Wednesday, February 10, 2010

Monday, February 1, 2010

Day +130 (First month home ...)

I almost couldn't believe it when I realized today is February 1st. We returned to Los Angeles exactly one month ago. Hunter has reentered his home life relatively smoothly and continues to do well. However, it appears the end of his steroid taper brought about some 'mild' GVHD of his skin. It mainly affects his face, which is quite 'scaly', for lack of a better adjective. The BMT nurse at our clinic appointment today asked if Hunter bruised his face, which he hadn't, so it's safe to say his 'rash' is noticeable. No amount of Eucerin lotion or Aquaphor ointment makes the slightest difference. Believe me when I say I should own stock in both companies after using them so generously, especially with Grandma Marcia's help. Hunter does not seem itchy, although he woke up the last two mornings with scratch marks on his face. As parents we try to remain calm and not automatically think worst case scenario but that can be hard to do. Unfortunately, simply for the sake of comparing and contrasting, we had a new doctor at today's appointment. Thankfully, Hunter was prescribed a Tacrolimus ointment (good call Leann) and a Hydrocortisone cream, both to be used three times a day. In all honesty, we make it difficult on ourselves by checking every move our current Los Angeles BMT team makes with our former Seattle team. In this case Seattle suggests we use the Hydrocortisone cream as sparingly as possible and for no more than a week. Our next appointment is scheduled for two weeks from today unless Hunter's skin condition worsens or spreads. The conversation about Hunter's Tacrolimus taper has been taken off the table until his skin GVHD stabilizes, which we completely understand. We're pleased they didn't want to put Hunter back on steroids immediately. We know it's a possibility but Hunter is so much happier and less emotionally unstable without them. So are we!

Tuesday, January 26, 2010

Day +124 (Waiting patiently ...)

Hunter went to his first IVIG appointment at CHLA yesterday. We weren't quite sure what to expect except different. Well, different is exactly what we got! Our actual appointment time was 10:30 but the scheduling receptionist told us to get there as early as possible. I assumed if we arrived at 9:00, which we did, we would be in good shape. Initially, everything ran smoothly. We sailed through triage and waited briefly before Hunter's Attending Physician examined him. During our brief wait a volunteer we know well asked if we had secured a bed in the Day Hospital (at the other end of the floor). I said we hadn't and he gave me the "that's not good" look. He informed me the beds in the Day Hospital where Hunter's infusion was to take place are first come first serve regardless of your appointment time. What?! Thankfully, he offered to take one of our bags and place it on a bed to "save it" for us. Apparently, if there isn't a bed available when you arrive you must wait in the waiting room for a space to open. However, anyone else waiting can try to secure the same opening. I'm very glad we didn't have to deal with that particular scenario. Anyway, Hunter's exam went well. He completes his steroid taper tomorrow. Although the doctor increased Hunter's GVHD prevention medication, erring on the side of caution. This will lengthen Hunter's Tacrolimus taper from approximately four months to four and a half months. We will discuss Hunter's new schedule after he is reevaluated next Monday. Honestly, I thought we made good time arriving at the Day Hospital by 10:00 but this is where different quickly came into play. In Seattle, each patient has his own infusion room, cubicle or space. The room we entered was set up for five patients. We were the third family in the room and the other two spaces were immediately filled. I'm not sure what the status of the other patients was but we waited two hours before our nurse finally came in the room to acknowledge us, another huge difference. We waited an additional forty-five minutes to begin the infusion, our nurse spending time on Hunter's IV placement, blood draw and premeds. Once his IVIG began everything went well. Hunter was so loopy from the Benadryl that for much of the time he played with the tourniquet the nurse used to place his IV. We were also lucky to have the volunteer Hunter loves entertain him. When all was said and done we were away from home seven and a half hours!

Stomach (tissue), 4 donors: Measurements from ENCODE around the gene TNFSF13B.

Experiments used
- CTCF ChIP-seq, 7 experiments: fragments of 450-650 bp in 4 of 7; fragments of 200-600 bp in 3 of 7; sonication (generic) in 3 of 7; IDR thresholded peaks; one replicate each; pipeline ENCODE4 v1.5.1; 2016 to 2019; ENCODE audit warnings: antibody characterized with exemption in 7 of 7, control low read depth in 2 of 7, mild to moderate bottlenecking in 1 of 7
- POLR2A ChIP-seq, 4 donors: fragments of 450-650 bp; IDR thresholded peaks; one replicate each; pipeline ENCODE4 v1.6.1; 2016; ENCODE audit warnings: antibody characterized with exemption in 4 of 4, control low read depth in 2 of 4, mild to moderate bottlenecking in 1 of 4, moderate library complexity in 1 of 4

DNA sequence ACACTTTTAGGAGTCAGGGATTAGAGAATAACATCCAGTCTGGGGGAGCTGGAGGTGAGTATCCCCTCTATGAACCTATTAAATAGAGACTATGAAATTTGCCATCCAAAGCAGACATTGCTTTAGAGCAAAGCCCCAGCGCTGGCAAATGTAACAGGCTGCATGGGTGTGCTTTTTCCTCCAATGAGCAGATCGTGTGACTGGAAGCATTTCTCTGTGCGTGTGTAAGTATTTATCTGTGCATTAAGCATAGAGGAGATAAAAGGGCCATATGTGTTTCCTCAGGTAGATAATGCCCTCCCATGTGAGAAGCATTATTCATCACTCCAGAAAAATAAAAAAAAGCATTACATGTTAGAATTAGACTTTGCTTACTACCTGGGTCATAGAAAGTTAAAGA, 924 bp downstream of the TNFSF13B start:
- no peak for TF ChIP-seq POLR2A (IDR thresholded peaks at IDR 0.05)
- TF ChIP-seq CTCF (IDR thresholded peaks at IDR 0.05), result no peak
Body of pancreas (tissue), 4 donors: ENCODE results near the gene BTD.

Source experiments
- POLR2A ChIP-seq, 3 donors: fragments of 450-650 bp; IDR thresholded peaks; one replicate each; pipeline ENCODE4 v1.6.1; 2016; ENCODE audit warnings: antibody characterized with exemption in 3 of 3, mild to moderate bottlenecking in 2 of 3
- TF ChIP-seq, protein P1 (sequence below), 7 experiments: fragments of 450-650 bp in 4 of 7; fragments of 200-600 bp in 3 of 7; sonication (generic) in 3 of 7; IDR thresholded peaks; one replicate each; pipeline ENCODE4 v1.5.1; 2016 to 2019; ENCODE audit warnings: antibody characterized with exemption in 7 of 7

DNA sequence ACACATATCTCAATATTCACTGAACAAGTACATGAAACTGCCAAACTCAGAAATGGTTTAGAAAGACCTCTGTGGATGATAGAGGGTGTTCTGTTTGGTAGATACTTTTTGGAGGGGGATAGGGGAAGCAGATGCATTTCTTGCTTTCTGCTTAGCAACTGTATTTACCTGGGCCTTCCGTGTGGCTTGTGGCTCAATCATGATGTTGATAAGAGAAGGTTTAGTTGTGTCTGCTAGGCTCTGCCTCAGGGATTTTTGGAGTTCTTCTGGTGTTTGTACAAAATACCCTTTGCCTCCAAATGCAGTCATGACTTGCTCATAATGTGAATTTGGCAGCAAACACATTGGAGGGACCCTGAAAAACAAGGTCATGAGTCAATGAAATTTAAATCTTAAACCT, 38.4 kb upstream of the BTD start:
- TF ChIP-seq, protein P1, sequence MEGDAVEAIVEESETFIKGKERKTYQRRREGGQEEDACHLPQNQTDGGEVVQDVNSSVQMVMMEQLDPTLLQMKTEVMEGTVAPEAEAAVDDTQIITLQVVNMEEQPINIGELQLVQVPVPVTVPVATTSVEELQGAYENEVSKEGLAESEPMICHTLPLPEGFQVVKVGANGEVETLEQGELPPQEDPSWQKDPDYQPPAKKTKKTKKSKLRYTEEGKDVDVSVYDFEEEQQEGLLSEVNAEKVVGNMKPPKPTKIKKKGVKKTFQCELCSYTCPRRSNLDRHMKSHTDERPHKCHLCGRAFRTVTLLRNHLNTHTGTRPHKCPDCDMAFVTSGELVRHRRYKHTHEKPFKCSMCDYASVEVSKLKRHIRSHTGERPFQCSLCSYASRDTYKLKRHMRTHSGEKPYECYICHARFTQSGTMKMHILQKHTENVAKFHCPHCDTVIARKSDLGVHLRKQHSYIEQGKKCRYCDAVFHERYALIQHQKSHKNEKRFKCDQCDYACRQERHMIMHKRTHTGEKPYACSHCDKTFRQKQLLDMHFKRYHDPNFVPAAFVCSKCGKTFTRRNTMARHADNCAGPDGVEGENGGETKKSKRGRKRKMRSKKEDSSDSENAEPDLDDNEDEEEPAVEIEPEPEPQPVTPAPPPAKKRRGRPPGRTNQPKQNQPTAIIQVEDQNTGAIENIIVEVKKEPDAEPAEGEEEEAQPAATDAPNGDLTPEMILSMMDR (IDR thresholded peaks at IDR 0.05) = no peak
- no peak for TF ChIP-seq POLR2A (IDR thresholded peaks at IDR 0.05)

Please know that while I am frustrated about yesterday, I do realize in the bigger scheme Hunter's recovery is progressing without complications for which we are so very thankful. There are families we've met, become close with, and many others we haven't met whose loved ones are losing or have lost their particular battles. My heart goes out to every one of them. Tonight I am thinking of Ashley, Skyyler and Nicole and their families with love and admiration.

Wednesday, January 20, 2010

Day +118 (Double trouble ...)

The moment Hunter and Harper laid eyes on each other for the first time in almost five months!

Tuesday, January 19, 2010

Day +117 (Special Saturdays ...)

First let me apologize for not updating the blog in over a week. We have simply spent much of our time adjusting to home life and getting reacquainted with Harper. Hunter seems better with each passing day. However, it is difficult for him to spend a majority of his time inside, needing to avoid crowds and sun exposure. Hunter's steroid taper continues. If everything goes well his last dose will be January 27th. Once Hunter is off steroids he should be able to discontinue his blood pressure medicine as well. The Tacrolimus taper (Hunter's other GVHD prevention medication) will begin the following day, lasting approximately four months.